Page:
First, I have been keenly interested in Jewish history and culture since my early teen years, when the family of my best friend at the time, who was Jewish, helped to take care of me after my mother died suddenly. I spent a lot of time at my friend’s house, where I enjoyed learning about Jewish traditions and rituals and drawing comparisons to my own family’s Catholic and Protestant roots. Since then, I have considered Judaism to be a part of my cultural heritage (though I do not practice any religion).
Second, I am very interested in Washington’s local history, as distinct from the national political developments that typically overshadow our city’s distinct identity. I think most visitors and many locals underestimate the breadth and richness of the city’s ethnic history. JHSGW has played a vital role in preserving and telling stories of Washington’s Jewish community, but its visibility has been limited to date. The new museum will bring greater prominence and reach not only to JHSGW, but also to those stories.
What impact do you expect Capitol Crossing to have on our neighborhood and the new museum?
It’s amazing how much damage even a relatively modest freeway cut such as that of the I-395 spur can do to the surrounding neighborhood. It isolated Union Station from the central business district, created pockets of abandonment and disinvestment, and then hampered redevelopment even during major building booms. Capitol Crossing will repair that urban wound. It has the potential to redefine perceptions of the city center while fostering new traffic patterns and potentially creating a new urban nexus. JHSGW's museum will obviously benefit from that. Indeed, if key retail attractions such as Eataly sign on as expected, JHSGW may have vast new audiences at its doorstep!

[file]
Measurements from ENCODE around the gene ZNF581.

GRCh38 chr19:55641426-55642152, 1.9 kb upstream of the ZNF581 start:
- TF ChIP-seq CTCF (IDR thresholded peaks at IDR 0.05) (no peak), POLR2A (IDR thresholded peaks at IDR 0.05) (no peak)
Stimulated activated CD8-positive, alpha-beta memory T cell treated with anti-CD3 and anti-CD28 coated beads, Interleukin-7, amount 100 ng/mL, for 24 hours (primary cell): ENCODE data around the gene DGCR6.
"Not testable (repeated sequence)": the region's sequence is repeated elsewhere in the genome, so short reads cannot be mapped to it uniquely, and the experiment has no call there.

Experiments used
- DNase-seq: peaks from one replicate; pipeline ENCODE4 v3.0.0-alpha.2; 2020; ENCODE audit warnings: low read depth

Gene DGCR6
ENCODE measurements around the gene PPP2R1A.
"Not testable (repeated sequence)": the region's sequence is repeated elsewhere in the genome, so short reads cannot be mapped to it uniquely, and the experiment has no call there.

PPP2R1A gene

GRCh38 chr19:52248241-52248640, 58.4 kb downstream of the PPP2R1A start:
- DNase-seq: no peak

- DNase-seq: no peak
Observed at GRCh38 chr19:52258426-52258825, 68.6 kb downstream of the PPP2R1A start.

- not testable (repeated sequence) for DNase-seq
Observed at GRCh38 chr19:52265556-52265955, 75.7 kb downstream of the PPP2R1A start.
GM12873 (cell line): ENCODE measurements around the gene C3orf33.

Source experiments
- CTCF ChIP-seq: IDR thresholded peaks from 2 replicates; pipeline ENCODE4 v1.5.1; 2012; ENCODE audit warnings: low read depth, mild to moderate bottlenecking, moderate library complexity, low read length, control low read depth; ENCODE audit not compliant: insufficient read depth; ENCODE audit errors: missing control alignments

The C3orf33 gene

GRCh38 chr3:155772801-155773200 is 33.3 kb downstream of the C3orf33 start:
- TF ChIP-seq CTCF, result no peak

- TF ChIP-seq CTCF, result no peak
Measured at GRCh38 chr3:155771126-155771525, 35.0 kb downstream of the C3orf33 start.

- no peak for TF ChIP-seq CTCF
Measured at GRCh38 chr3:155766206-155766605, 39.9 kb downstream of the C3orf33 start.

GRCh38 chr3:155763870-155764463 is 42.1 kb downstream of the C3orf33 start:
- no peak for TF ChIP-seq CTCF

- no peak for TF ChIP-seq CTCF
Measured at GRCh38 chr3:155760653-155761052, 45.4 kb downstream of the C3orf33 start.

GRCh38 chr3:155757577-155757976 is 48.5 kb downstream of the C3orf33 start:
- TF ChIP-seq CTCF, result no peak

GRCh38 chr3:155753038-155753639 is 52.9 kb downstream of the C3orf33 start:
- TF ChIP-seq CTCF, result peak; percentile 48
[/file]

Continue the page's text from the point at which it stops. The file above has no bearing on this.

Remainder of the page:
What do you enjoy about working as a museum curator in Washington, D.C.?
Like most curators, I suppose, I enjoy research, but I also greatly enjoy sharing what I have learned with the public. Washingtonians tend to be smart and culturally curious. They not only make great audiences for exhibitions and programs, but also engaged participants—they ask good questions and they talk to other people about what they have seen and learned. I love watching visitors move through an exhibition and seeing their faces light up when they discover something fascinating.
Prior to my internship at the Jewish Historical Society of Greater Washington, I had little experience in behind-the-scenes museum work. What experience I did have came largely from volunteering, which in my experience meant working with visitor services. As a graduate student in Museum Studies at The George Washington University, I have taken many classes designed to prepare me to work in a museum environment. When I started at GWU, I thought I knew exactly what kind of work I wanted to do in museums and where I wanted to go.